You’ve heard that the new economic goal is 3% annual growth in America’s gross domestic product (GDP), which would certainly be good news for an economy that has been languishing at a 1.8% growth rate for the past decade. Tax reform proposals and government budget details already have that 3% assumption baked into them, as if it is already happening. That basically assumes, if you play the numbers out, that government revenue will be $3.7 trillion higher than currently forecast over the coming decade—this according to estimates by economists at Goldman Sachs Group Inc. Interestingly, they assume no change in tax rates despite the various proposals that are currently being floated around Congress.
Of course, if GDP stays where it is, and we lower taxes and spend more on infrastructure, the military and other programs, the result could be a fiscal disaster for America’s balance sheet. So the question becomes: how likely is that 3% number?
You’ve read that lowering taxes, rewriting trade deals and cutting red tape will be the drivers that kick America’s economy into high gear. But according to a recent article in the Wall Street Journal, the numbers tell a very different story.
In the long term, the expansion of any nation’s economy is the rough product of two numbers: the growth rate of the working population and any changes in their output per hour—the productivity rate. If you grow the number of workers producing goods and services, and you make each of those workers, on average, capable of producing more this year than last, you have an increase in overall economic growth. In terms of GDP, it doesn’t much matter whether these individuals, or their companies, are taxed more or less, or whether they can buy or sell abroad with greater facility.
So what are those numbers currently, and how can they be improved? Over the past decade, the number of prime age workers has been growing at an annual rate of just 0.1%. It is helpful to remember that the U.S. is setting more stringent immigration policies and becoming more aggressive about removing undocumented workers from the economic system, which will not facilitate an increase in total number of workers.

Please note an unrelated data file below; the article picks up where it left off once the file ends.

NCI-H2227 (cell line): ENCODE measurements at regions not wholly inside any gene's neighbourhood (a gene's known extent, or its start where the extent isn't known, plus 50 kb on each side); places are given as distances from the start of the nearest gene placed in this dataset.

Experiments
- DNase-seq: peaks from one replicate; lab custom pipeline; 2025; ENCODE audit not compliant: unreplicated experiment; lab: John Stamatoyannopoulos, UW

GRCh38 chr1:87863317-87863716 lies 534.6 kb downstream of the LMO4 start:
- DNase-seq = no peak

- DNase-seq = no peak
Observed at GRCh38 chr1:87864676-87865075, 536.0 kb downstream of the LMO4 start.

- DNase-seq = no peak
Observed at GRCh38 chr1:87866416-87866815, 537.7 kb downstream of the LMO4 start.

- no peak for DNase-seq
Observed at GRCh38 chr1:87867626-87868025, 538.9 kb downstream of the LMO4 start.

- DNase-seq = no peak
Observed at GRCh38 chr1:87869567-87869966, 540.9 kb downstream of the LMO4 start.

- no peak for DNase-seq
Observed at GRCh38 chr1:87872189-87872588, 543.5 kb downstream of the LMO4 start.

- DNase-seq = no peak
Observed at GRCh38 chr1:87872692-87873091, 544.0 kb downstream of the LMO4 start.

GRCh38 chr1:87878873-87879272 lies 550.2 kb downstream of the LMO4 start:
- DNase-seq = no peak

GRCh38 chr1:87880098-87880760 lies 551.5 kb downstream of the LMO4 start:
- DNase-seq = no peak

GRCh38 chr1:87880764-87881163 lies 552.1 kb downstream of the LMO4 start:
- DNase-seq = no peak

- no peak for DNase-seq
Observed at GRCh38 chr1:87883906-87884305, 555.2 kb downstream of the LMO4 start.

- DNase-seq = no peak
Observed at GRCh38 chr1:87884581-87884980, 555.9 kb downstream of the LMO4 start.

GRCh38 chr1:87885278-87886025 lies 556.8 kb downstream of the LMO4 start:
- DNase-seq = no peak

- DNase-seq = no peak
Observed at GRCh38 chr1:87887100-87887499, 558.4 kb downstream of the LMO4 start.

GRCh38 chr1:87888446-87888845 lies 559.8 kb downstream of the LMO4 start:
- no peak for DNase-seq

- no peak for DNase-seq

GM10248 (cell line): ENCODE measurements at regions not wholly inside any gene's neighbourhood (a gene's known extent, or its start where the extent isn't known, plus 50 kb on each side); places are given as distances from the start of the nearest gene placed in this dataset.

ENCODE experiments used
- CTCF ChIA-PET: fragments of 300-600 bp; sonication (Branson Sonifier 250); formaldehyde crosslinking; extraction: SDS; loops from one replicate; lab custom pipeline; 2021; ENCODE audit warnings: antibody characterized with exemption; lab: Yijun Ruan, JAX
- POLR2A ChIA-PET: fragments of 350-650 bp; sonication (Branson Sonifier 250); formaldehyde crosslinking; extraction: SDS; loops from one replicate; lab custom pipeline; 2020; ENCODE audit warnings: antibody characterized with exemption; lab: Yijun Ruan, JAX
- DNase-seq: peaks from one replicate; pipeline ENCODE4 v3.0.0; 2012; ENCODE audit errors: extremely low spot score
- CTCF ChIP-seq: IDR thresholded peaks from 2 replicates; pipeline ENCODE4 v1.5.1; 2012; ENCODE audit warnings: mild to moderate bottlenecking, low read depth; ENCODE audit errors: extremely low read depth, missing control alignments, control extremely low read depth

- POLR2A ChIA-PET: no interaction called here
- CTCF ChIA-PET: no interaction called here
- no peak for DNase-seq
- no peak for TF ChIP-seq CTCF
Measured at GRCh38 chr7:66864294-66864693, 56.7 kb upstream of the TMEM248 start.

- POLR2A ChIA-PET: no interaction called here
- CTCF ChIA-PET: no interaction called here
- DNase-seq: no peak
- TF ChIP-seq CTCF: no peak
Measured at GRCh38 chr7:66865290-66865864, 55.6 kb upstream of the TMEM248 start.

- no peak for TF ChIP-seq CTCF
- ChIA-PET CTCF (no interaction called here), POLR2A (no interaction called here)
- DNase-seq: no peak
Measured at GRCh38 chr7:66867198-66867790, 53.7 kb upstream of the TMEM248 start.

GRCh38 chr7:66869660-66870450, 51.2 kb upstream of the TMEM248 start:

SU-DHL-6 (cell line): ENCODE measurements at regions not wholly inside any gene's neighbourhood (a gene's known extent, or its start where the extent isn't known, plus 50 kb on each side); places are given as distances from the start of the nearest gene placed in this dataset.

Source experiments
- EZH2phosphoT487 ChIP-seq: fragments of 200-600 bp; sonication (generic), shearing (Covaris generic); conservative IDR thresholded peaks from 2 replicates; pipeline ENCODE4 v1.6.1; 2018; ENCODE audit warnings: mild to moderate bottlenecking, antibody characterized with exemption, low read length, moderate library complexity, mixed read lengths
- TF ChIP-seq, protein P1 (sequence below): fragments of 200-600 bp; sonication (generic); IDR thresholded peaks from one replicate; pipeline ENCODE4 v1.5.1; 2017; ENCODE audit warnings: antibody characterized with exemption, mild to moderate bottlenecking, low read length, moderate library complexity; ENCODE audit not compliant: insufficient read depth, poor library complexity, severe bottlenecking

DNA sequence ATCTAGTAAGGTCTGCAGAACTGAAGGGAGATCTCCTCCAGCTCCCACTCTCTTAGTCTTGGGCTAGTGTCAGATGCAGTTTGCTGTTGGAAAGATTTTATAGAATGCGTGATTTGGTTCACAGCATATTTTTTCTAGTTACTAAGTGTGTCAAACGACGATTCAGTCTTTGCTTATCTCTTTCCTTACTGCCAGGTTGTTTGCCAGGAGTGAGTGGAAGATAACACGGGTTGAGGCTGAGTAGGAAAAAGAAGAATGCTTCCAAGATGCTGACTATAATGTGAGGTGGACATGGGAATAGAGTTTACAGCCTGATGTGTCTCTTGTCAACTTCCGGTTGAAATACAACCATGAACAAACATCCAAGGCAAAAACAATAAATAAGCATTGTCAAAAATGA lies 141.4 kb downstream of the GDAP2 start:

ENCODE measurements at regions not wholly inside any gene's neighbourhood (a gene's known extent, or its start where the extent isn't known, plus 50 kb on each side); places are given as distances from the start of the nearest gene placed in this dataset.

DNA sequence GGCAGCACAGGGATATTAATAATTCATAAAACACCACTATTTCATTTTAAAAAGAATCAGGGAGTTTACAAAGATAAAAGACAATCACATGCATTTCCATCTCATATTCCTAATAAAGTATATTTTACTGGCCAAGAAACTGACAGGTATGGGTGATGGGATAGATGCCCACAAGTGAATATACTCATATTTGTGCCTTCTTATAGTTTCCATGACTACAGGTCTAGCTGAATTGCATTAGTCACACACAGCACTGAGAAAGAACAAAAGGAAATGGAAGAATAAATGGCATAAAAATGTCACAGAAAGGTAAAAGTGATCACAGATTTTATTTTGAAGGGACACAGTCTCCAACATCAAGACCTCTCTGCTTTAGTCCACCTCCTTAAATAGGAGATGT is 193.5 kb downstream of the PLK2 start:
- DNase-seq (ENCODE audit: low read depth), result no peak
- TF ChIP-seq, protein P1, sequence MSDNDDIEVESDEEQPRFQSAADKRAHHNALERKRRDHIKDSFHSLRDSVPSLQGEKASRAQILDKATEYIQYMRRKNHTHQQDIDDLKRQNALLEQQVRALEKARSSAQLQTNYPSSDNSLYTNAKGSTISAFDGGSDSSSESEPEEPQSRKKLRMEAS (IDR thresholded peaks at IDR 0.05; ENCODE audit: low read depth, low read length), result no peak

That leaves productivity as a potential GDP growth factor. You can see from the second chart that here, too, the trend is not optimistic. Workers’ output per hour in the nonfarm business sector rose dramatically in the late 1990s, in part due to the rise of the productivity-boosting power of the Internet. But since 2010, productivity has been increasing only by 0.7% a year, and the trend is down, not up.
Add the two together, and the Federal Reserve projects the American workforce to expand at 0.5% annually over the next decade and productivity to grow at what appears to be a somewhat optimistic 1.3% a year. Those numbers would put growth at 1.8% a year—about what we’ve experienced for the past decade.
Does that mean these forecasts are totally accurate? Of course not; it is entirely possible that the economy could surprise, either on the upside or the downside, in the coming years. But it is unlikely to deviate very far, for very long, from its underlying drivers. When you see promises of greater economic growth, take a hard look at whether the proposals would impact these drivers—and if not, feel free to wonder whether these are sustainable economic policies or wishful thinking.